If this book can be said to make one central assumption, it is that there really is such a thing as liberation. A groundbreaking radical leftist author and thinker, she contributed to numerous publications, including Rolling Stone, the New York Times, and the Nation, and was the founder of the Cultural Reporting and Criticism program at New York University.
It caused major changes in the speed of business transactions, allowing individuals and companies to disseminate materials quickly and broadly—someone in an office building in Japan could fire off a document to the United States instantly. Read this essay at The Atlantic The Problem With Feedback Companies and apps constantly ask for ratings, but all that data may just be noise in the system.
Read this essay at The Atlantic When Pop-Up Books Taught Popular Science Before they were relegated to the domain of children, books with movable mechanisms explained anatomy, astronomy, and more to adults. But during the first three centuries of printing, from about tomost pop-ups appeared in scientific books.
The tea parties also served as fund-raisers, a practice that extended to the teas themselves. Read this essay at The Atlantic When Televisions Were Radioactive Anxieties about the effects of screens on human health are hardly new, but the way the public addresses the problems has changed.
But after the activity is over, the artwork sticks around. A subsequent director of the Historical Society referred to it as the Hamilton clock. Whether he really did remains an unsolved mystery.
Micciche Writing is a mobile art. People do it on laptops, tablets, and phones. They write—or type—while walking, waiting for a doctor appointment, commuting to work, eating dinner.
Digital tools are but the latest take on a long tradition of writing in transit. Read this essay at The Atlantic The Draconian Dictionary Is Back Since the s, the reference book has cataloged how people actually use language, not how they should. That might be changing. Read this essay at The Atlantic Microfilm Lasts Half a Millennium Millions of publications—not to mention spy documents—can be read on microfilm machines.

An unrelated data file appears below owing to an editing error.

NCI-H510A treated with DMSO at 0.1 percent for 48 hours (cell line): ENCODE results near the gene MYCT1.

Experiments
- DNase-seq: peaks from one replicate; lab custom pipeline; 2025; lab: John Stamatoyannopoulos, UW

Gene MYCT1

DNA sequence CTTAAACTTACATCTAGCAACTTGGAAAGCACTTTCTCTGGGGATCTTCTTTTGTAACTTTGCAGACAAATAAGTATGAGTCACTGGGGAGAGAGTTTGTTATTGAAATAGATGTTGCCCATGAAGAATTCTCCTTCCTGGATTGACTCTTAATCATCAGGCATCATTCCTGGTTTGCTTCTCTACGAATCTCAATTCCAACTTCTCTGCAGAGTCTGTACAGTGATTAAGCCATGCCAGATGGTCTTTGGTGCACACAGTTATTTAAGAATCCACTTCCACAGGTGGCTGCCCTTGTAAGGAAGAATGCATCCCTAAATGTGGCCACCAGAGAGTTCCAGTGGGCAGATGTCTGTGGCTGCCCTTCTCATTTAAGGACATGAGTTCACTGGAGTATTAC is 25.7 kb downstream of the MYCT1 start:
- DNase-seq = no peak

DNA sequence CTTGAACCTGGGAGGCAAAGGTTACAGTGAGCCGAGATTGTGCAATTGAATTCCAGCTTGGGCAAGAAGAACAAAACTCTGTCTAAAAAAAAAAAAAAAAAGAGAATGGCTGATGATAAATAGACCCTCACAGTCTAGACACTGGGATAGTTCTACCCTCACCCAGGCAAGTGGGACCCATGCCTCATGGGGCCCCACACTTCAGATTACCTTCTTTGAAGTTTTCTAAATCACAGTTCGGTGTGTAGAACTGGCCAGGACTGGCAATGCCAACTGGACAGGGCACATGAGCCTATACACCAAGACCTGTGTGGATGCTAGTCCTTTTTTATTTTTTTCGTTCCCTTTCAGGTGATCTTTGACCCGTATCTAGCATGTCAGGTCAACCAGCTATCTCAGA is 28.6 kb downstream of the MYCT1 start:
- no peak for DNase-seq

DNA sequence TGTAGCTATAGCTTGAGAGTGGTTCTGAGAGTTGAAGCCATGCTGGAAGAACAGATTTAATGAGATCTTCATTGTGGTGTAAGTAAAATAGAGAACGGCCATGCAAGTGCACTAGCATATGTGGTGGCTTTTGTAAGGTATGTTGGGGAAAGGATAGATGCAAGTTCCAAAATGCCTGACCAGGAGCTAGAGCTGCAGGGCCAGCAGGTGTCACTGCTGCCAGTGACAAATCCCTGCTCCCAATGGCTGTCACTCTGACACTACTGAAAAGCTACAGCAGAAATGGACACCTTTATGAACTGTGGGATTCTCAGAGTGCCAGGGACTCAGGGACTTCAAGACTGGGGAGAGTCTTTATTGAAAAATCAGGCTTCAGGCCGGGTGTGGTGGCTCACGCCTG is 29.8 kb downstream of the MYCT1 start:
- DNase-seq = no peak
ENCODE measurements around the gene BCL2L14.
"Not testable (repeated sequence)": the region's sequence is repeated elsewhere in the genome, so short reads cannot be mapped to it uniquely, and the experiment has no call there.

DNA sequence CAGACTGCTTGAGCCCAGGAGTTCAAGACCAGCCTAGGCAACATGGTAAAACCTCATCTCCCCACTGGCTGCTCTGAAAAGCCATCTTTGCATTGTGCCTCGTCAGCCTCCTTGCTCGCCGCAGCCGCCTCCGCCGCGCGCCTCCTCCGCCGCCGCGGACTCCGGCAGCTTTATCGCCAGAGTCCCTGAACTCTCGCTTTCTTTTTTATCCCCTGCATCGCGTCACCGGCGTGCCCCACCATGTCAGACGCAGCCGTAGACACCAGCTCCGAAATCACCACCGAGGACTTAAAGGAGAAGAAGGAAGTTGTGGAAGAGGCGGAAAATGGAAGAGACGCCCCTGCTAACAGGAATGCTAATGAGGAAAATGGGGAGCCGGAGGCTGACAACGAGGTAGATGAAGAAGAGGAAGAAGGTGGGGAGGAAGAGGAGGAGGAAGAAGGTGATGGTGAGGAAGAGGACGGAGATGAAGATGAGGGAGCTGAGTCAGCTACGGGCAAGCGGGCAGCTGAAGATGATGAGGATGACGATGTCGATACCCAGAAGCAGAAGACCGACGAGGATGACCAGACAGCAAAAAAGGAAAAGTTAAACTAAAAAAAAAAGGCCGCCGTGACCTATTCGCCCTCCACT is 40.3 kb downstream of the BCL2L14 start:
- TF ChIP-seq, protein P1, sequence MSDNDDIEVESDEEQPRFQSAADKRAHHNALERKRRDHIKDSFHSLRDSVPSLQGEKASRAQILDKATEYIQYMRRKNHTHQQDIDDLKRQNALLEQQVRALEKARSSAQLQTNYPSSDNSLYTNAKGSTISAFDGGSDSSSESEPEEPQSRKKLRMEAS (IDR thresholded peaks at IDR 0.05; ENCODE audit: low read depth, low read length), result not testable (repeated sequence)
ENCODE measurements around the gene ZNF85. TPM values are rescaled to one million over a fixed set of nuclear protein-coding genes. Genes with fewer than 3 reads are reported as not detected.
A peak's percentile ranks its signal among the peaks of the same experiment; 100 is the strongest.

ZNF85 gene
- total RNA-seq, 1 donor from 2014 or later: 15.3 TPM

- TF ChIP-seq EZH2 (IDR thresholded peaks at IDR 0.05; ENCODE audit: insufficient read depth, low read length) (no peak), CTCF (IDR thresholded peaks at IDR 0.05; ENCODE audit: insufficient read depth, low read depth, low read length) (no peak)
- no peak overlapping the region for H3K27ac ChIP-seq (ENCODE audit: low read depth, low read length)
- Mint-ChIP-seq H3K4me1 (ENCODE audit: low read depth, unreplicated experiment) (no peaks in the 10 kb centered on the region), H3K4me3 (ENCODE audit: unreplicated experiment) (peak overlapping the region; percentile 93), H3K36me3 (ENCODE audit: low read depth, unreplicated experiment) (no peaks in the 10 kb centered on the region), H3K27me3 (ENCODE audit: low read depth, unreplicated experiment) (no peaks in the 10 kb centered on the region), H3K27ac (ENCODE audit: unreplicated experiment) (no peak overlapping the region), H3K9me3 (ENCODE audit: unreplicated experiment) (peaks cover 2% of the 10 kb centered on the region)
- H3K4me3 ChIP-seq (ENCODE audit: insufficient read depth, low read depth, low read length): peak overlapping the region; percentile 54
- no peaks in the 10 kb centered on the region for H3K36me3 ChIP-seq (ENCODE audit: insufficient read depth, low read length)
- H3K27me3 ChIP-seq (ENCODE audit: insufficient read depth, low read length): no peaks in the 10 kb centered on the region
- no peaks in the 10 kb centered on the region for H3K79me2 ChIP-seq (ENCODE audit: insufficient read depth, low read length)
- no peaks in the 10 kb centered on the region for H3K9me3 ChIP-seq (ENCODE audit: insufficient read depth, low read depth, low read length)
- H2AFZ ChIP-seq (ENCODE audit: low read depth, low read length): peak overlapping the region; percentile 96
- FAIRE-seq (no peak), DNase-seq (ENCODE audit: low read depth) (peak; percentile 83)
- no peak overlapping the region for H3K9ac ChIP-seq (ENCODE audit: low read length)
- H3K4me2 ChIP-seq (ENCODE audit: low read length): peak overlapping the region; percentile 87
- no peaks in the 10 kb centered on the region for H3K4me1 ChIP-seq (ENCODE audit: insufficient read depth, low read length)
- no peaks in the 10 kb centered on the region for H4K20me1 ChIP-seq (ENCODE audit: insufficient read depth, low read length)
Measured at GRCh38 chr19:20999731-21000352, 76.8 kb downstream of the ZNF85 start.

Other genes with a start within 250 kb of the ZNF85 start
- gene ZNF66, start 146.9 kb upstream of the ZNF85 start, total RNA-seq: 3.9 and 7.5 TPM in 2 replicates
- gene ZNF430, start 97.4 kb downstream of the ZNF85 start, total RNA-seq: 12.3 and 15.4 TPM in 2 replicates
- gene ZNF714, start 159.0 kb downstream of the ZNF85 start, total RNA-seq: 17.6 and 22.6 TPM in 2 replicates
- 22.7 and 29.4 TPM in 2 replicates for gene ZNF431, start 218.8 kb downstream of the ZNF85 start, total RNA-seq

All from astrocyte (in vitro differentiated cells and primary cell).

But people still see these devices as outmoded and unappealing.
Machines like it played a central role in both research and secret-agent tasks of the last century. But this one had become an embarrassment.
Unlike a computer—even an old one—it was heavy and ungainly.
It would not fit into a car, and it could not be carried by two people for more than a few feet. Even moving the thing was an embarrassment. No one wanted it, but no one wanted me to have it around either. But they soon settled into life as an entertaining diversion.Brand New Book ***** Print on Demand *****.This lively and provocative collection of essays on the social upheavals of the s is a major contribution to our understanding of that tumultuous decade.
There will be many year anniversaries to mark significant events of the s, and a big reason is that what happened in that remarkable era still resonates today. Save $20 when you buy both volumes of Norman Mailer’s writings from the Sixties in a deluxe boxed set.
Over the course of a long career as varied, as controversial, as outsized as any in American literature, Norman Mailer’s influence was never greater than in the s, a tumultuous decade whose chaotic energies were a perfect match for his own.
The Conservative s. From the perspective of the s, it's the big political story of the era The author explains that the book is "a history of domestic liberalism in the s," telling.
A series of discursive essays, inspired by Winogrand images, make for a playful and astute tribute to a hugely influential street photographer. Collected Essays (Library of America) ebook for ipad, or virtually any well known device where the reader enjoys to read their digital books.
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